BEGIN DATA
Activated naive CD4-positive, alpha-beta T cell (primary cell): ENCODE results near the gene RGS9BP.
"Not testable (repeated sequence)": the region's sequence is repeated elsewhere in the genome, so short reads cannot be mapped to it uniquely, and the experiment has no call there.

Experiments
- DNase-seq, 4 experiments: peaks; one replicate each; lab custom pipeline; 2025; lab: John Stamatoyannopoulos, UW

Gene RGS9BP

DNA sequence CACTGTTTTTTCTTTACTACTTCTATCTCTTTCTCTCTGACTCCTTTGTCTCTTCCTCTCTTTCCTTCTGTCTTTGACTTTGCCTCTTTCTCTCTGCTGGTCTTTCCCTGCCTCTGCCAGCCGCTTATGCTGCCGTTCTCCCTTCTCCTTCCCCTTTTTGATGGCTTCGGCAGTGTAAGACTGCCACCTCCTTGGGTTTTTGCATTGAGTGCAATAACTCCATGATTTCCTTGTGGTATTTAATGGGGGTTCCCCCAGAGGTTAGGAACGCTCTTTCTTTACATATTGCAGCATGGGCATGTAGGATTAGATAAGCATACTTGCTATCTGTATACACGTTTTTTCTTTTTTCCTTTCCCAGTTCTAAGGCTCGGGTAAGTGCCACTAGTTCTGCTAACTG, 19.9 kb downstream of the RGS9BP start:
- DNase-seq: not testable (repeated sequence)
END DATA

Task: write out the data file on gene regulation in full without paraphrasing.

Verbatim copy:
Activated naive CD4-positive, alpha-beta T cell (primary cell): ENCODE results near the gene RGS9BP.
"Not testable (repeated sequence)": the region's sequence is repeated elsewhere in the genome, so short reads cannot be mapped to it uniquely, and the experiment has no call there.

Experiments
- DNase-seq, 4 experiments: peaks; one replicate each; lab custom pipeline; 2025; lab: John Stamatoyannopoulos, UW

Gene RGS9BP

DNA sequence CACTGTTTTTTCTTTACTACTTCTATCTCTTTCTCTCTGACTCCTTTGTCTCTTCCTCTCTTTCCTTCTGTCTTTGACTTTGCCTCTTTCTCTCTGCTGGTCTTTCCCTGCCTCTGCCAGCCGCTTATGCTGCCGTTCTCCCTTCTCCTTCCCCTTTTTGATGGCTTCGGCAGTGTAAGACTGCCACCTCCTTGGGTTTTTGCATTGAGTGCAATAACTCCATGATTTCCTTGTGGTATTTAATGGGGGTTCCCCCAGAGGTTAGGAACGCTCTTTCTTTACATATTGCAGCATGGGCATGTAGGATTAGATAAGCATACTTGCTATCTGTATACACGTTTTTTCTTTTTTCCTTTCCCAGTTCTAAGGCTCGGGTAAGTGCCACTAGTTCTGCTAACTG, 19.9 kb downstream of the RGS9BP start:
- DNase-seq: not testable (repeated sequence)